World Congress of Probability and Satistics 2013

The World Congress in Probability and Statistics

Last year, the latest World Congress in Probability and Statistics was held in Istanbul, Turkey. This was the 8th World Congress in Probability and Statistics. Held every four years, the meeting is a worldwide event covering all branches of statistics and probability. This includes theoretical, methodological, applied and computational statistics and probability, as well as stochastic processes. The latest scientific developments in all of these fields is showcased.

The World Congress is overseen by members of the Bernoulli Society and the Institute of Mathematical Statistics. The two organizations joined forces, and their combined meetings comprise the World Congress in Probability and Statistics. The first of these meetings was the 7th World Congress, which took place in Singapore in 2008.

Each meeting of the World Congress covers a wide range of topics in statistics and probability. Recent developments in all of the aforementioned fields are discussed. Special lecture series document a variety of modern research topics with in-depth uses and applications of these disciplines to other fields in the sciences, industrial innovation, and society as a whole. The meeting always features several special plenary lectures presented by leading specialists in their respective fields. In addition, many invited sessions discuss topics of current research interests. Posters and videos also take part in the World Congress in Probability and Statistics.

The membership criteria for the Program Committee is highly competitive. The Program Chair convenes with previous heads of the Congress to choose highly qualified and respected members of the two committees. Twenty one members comprise the elite Program Committee. Their job is to shape the program of the World Congress for its meeting every four years. It could take two plus years to complete such a task. Various subcommittees are also appointed to gather speakers for lecture series during the five-day meeting. Members of the subcommittees are also appointed by the Program Chair.

The goal of the World Congress in Probability and Statistics is to convene with the greatest minds in the field to discuss the scientifical know-how of the day. Every branch of probability and statistics is discussed, as well as new, interesting applications in the fields. Scientists gather to discuss the goings-on in hopes of expanding upon their own research. Overall, the program is meant to expound upon the scientific knowledge of the day, creating a better future for mankind.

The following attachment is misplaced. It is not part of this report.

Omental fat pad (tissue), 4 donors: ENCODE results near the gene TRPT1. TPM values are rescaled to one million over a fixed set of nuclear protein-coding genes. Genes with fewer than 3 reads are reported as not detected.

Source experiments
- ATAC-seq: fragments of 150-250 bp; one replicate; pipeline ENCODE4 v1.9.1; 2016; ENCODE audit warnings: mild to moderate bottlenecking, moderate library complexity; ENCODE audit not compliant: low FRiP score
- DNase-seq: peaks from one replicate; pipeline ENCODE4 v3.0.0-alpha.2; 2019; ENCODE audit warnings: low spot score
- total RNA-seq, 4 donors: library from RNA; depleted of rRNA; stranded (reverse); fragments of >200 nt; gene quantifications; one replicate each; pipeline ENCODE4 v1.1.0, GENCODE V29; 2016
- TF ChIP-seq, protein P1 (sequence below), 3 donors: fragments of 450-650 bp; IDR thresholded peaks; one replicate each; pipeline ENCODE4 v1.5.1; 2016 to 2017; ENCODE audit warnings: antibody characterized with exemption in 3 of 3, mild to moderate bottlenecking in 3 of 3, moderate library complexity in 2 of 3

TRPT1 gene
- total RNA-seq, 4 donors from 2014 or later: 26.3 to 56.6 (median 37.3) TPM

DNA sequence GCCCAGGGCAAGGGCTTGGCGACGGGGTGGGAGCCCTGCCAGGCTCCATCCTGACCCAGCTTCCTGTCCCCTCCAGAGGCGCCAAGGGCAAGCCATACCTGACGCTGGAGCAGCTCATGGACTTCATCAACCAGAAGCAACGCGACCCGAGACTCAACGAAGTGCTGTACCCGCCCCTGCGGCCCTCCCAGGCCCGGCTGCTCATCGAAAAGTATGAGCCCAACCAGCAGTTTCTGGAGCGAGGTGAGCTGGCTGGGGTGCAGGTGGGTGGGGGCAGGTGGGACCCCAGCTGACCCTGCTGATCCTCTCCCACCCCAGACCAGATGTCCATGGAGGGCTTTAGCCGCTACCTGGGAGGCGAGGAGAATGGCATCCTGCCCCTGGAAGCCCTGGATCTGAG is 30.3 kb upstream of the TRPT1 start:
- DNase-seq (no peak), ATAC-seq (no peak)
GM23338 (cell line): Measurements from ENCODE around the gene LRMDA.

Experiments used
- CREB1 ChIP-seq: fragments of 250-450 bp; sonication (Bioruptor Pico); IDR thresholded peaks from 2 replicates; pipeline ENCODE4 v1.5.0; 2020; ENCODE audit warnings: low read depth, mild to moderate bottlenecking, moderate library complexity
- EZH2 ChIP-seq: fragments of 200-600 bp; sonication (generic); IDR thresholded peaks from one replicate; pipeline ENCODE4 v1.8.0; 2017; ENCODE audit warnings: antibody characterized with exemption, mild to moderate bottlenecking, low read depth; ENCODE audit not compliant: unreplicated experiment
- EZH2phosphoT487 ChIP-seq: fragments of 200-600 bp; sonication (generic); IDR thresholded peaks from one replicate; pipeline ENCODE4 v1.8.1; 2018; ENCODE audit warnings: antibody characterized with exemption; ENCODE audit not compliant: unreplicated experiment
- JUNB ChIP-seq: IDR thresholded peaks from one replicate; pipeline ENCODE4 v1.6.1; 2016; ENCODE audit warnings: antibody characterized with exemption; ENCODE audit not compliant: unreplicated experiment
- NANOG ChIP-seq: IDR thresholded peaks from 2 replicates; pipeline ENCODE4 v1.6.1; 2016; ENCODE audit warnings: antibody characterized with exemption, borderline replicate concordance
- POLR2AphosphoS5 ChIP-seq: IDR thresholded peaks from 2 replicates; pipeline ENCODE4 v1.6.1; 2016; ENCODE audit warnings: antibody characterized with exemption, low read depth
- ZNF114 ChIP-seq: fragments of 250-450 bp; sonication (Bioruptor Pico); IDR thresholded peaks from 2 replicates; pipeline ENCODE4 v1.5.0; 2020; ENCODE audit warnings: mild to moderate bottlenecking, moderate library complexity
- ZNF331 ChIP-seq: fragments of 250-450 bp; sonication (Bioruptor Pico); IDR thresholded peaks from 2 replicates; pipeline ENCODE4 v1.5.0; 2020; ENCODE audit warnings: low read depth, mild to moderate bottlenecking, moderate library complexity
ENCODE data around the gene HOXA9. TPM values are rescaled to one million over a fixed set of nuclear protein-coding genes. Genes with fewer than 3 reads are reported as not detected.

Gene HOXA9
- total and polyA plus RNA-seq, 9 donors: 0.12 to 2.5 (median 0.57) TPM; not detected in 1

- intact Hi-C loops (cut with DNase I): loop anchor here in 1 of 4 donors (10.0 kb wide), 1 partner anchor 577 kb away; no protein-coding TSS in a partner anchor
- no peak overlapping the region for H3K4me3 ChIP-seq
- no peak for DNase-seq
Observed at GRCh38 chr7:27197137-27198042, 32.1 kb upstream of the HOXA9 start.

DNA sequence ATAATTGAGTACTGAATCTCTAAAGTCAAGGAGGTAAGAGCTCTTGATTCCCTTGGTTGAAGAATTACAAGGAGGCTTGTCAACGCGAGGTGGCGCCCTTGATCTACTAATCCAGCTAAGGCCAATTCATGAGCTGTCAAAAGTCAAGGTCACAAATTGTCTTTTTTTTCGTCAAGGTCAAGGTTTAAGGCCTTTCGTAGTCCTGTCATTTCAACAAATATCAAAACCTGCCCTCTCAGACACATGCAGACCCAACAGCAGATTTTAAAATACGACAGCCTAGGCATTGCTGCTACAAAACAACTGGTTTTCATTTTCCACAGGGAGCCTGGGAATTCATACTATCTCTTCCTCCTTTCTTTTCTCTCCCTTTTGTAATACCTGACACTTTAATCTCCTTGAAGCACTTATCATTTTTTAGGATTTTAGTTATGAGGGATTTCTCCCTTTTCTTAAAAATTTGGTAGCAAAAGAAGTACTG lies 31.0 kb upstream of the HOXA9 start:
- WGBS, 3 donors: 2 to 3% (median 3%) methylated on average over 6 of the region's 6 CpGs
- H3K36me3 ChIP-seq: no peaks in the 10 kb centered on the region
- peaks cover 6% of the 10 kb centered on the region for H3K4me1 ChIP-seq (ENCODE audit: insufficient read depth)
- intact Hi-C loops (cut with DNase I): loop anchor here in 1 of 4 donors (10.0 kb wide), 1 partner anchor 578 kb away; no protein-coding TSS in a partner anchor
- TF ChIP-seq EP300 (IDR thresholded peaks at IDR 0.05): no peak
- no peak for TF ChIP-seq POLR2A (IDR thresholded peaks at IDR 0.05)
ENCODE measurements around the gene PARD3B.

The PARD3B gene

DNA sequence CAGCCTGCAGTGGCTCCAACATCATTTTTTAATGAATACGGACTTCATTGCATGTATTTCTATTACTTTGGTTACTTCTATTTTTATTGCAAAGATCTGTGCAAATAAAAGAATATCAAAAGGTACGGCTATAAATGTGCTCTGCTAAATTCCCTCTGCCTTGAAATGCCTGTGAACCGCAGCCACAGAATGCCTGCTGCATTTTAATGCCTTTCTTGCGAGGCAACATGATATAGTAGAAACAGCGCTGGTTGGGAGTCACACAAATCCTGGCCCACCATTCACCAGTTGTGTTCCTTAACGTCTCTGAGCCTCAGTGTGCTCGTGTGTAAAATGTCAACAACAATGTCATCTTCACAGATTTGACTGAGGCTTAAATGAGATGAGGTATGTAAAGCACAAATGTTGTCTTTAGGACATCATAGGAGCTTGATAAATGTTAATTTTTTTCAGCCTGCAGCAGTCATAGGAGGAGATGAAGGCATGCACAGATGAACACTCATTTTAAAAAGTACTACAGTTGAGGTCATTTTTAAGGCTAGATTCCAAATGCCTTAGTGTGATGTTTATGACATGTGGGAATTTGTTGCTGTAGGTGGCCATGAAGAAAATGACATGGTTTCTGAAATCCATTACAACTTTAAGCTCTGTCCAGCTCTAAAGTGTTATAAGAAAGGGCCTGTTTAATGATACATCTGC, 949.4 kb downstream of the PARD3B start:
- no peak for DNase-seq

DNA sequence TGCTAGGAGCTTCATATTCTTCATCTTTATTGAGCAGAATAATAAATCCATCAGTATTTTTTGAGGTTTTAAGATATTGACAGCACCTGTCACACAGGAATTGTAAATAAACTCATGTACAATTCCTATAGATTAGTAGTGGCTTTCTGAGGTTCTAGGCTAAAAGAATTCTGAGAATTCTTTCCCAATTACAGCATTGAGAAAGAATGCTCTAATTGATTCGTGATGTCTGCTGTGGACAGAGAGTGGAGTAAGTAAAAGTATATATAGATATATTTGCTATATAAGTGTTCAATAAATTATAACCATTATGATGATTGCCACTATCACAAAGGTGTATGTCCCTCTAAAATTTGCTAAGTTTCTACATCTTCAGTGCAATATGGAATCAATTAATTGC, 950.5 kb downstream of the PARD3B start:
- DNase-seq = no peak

What is Probability?

In its simplest form, probability is the likelihood that a given event will occur. It can be expressed in mathematical terms as a percentage or as a ratio of the number of desired or target outcomes over the total number of possible outcomes. An easy example is tossing a coin. There are two possible outcomes of a coin toss--heads or tails. The likelihood or probability of tossing heads is 1/2 or 50%. When rolling a die, there are six possible outcomes; the probability of rolling a particular number, say, 3, is 1/6 or 16.6%. What is the probability of drawing the ace of spades from a pack of playing cards? There are 52 cards in a standard deck, so the probability of drawing the ace of spades is 1/52 or 0.019%. How about the probability of drawing ANY spade? There are 13 spades in a deck, so the probability is 13/52 or 1/4: 25%. Getting car insurance for one day in the UK? 100% - you can buy it here.

So far, it's not too complicated. The examples given so far are single events. Probability becomes more complicated when calculating the likelihood of a series of events. In a series of events a distinction must be made whether successive events are independent or dependent. In a series of coin tosses, the events are independent; each toss has no effect on any other, so the probability of any one toss coming up tails is still 1/2. When drawing cards from a deck, however, subsequent draws are dependent on the results of the earlier ones; that's because the number of target and total outcomes changes with each draw. The likelihood that the first card drawn will be a spade is 13/52. If it IS a spade, the likelihood that the next card will be a spade is 12/51; one card has been drawn so the total of possible outcomes is now 51, and since it was a spade there are 12 spades left. If the first draw is not a spade, the chance of drawing a spade on the second draw is 13/51; the first draw reduced the total possible outcomes to 51, but all 13 of the spades are still in the deck.

Once you have determined the probability of each target event, the probability of specific events happening together is obtained by multiplying the probabilities of the individual events. When tossing a coin, the probability of any single toss coming up heads is 1/2; the probability of two tosses both being heads is 1/2 x 1/2 = 1/4. The probability of 5 consecutive tosses all being heads is 1/2 x 1/2 x 1/2 x 1/2 x 1/2 = 1/64 or 0.03125, just over 3%. The probability of drawing five spades from a deck of cards is 13/52 x 12/51 x 11/50 x 10/49/ x 9/48 = 0.25 x 0.235 x 0.22 x 0.204 x 0.1875 = 0.000494 or about five-hundredths of a percent.

The concepts of probability aren't difficult to understand, but the math involved in calculating probability can be complex. The examples we have looked at are simple ones involving small numbers of possible outcomes. When the number of possible outcomes increases, the calculations get complicated.

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